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Breaking The Chain of Childhood Abuse

One thing that has always been important to me is giving my kids the life my parents didn’t. Now that I’m an adult and am able to look back to my childhood, I can say that things were much more different for me than my two youngest brothers. I look back at pictures and see them involved in the YMCA, sports, and community activities. Mom put me in Campfire for girls once and that was great! After that, nothing. I’m not sure what changed that. I made sure that my kids were involved in the community as much as possible. Volleyball, wrestling, football, archery, rugby, soccer, and gym memberships just to name a few. I felt if their time and minds were consumed by something positive, they would stay out of trouble. Which they did, thank God.

As some of my readers know, mom was abusive. Physically and mentally. I want to blame my grandfather for that but at the same time it’s almost as if, “Hey! Wait a minute. I was abused by you but I haven’t passed that onto my children.” Don’t get me wrong, I demand that my kids have respect and that they learn to be polite and I don’t give two thoughts to swatting them on the ass when I think it’s deserved. Of course, they are adults and teens now but you get my point. Perhaps why they are pretty darn good people today, in my opinion. Mom was a bit more than just swatting on the ass. She once threw my middle brother across the kitchen floor by his shirt. His young body slammed into the fridge with a great big “thump.” She once had me pinned up against a wall for wearing her shirt without permission when she did indeed give me that permission earlier that morning. If you have all week, I’d be happy to go into every fight we’ve ever had. Perhaps that can be saved for another blog.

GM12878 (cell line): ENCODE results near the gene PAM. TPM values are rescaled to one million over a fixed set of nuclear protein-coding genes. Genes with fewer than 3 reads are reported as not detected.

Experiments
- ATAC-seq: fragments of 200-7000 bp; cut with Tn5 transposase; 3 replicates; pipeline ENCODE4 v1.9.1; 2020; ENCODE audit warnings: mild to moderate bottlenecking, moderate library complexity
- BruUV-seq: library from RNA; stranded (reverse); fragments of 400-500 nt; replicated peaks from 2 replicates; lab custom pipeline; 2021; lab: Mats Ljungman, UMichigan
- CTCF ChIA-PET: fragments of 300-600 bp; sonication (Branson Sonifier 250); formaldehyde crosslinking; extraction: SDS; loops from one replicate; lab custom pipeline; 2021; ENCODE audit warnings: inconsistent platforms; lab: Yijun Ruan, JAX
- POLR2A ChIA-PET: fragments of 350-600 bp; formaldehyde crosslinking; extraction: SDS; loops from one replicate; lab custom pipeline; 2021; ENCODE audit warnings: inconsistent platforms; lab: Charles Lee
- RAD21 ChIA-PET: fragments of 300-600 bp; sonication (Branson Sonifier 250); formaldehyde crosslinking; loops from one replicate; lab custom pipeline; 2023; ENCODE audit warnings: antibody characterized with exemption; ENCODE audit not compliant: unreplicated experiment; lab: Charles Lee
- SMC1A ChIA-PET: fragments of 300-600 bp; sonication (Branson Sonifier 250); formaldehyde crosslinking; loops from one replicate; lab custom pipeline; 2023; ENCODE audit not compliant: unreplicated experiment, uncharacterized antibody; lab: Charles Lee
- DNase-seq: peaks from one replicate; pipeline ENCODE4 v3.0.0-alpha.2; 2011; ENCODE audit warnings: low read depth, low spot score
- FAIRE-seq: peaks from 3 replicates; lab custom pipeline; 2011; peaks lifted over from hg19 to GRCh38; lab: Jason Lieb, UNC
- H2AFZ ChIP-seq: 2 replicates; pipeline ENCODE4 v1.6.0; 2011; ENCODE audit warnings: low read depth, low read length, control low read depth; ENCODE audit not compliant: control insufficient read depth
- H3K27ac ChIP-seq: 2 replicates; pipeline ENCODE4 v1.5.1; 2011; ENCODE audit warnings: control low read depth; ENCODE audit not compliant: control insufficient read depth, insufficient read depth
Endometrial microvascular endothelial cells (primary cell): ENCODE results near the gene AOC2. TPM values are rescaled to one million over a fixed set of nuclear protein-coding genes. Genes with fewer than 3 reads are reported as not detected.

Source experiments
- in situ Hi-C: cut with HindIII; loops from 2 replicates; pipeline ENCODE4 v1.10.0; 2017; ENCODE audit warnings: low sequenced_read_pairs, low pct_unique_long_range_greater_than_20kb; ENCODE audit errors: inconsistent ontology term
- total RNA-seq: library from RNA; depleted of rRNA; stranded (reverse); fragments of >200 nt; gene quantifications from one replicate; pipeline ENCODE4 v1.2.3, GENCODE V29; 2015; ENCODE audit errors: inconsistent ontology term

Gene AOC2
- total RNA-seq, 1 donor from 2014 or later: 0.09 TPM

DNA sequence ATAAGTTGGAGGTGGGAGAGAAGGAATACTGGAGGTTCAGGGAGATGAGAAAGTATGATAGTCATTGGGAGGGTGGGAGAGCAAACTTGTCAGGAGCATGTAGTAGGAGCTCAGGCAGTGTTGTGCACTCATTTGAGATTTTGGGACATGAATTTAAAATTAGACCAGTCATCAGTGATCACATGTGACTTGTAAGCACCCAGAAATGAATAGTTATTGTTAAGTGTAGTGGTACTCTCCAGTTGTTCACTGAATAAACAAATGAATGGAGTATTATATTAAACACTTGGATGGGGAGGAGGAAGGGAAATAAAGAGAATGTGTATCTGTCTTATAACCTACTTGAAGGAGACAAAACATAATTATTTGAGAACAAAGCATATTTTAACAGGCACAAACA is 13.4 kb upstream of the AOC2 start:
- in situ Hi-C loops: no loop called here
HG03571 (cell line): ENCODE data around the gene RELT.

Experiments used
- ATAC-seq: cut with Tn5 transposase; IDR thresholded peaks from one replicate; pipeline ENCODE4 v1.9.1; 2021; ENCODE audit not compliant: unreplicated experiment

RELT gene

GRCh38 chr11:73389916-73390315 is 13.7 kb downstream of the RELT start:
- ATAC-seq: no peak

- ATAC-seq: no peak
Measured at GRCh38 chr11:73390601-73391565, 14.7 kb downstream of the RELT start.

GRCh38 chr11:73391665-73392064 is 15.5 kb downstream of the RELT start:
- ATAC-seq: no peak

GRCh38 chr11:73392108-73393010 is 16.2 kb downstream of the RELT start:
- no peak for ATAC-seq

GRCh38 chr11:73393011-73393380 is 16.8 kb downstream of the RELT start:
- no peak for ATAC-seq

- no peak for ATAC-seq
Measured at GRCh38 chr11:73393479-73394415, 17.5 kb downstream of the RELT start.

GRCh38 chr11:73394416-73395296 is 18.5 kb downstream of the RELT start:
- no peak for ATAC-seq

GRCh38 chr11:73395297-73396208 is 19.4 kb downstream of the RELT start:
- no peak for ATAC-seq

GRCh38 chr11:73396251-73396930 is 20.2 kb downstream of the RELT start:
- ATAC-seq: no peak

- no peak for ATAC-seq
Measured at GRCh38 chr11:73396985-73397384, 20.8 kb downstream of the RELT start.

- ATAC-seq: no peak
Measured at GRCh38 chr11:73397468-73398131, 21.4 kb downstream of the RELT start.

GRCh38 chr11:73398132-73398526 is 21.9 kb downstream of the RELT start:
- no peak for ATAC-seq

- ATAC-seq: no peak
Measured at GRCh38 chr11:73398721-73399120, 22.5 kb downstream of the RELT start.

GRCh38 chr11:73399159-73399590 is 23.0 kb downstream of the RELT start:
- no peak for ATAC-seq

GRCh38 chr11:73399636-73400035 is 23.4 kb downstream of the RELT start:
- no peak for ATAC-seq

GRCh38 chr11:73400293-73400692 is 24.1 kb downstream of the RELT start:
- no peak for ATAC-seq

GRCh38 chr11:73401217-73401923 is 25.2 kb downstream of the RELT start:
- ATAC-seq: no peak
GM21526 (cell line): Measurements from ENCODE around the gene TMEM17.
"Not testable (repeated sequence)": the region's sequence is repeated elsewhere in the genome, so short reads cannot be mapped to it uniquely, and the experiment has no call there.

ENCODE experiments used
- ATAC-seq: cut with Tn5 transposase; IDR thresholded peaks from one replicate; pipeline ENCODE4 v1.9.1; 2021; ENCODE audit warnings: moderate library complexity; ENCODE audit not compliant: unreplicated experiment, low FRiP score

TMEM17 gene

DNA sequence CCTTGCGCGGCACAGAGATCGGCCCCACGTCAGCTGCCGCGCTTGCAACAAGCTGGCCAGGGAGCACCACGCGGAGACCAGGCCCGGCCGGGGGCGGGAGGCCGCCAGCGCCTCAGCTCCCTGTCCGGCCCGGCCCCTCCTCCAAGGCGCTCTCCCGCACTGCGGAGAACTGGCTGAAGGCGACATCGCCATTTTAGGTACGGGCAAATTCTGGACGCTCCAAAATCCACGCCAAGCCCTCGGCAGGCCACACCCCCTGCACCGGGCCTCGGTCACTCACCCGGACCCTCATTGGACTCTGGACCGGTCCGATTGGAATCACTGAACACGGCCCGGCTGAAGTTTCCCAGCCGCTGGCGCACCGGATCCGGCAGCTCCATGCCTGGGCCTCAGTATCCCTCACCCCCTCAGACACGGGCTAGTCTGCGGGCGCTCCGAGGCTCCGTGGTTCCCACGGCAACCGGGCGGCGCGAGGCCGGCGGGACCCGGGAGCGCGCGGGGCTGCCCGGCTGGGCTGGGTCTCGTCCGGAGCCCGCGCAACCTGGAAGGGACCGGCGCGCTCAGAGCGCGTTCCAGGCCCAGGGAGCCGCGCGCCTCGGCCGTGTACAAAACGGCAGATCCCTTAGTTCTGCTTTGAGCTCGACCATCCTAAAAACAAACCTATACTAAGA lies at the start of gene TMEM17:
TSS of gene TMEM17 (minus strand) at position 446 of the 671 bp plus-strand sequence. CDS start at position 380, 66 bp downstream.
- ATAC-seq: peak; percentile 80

One thing’s for sure, I knew there was no way in hell I was going to treat my kids as she did us. I haven’t been the perfect mother but I’ve done the best that I can with the tools that were NOT given to me in life. I’m sure as mom got older, she’s thinking the same thing. BUT! Could she have broken that chain? I mean, can I really expect her to learn the same as I did? Did it mean that much to her to change? Was she so stuck in habit that she didn’t really know what she was doing was wrong? I may not have all the answers and as an adult, I’m OK with that. There are still memories that define a bit of who I am today but again, it’s just a memory. I’ve confronted her numerous times over the years but it’s usually the same response. “I don’t remember that.” “That didn’t happen.” “Oh Tonia, that was long ago.” I think it’s best to sweep everything (as my family does) under the rug.  We are very close as adults today and I’d like to keep it that way.

 

ACKNOWLEDGEMENT

I want to thank Teri S. for the writing idea. Reminding me that everything I do can and will trickle down to my kids and for teaching me that change is possible.

2 comments on “Breaking The Chain of Childhood Abuse

  1. I think it’s great that you’ve confronted her about it. That takes guts. And the fact that you’re not letting it define you is huge. Thanks for sharing!

    Like

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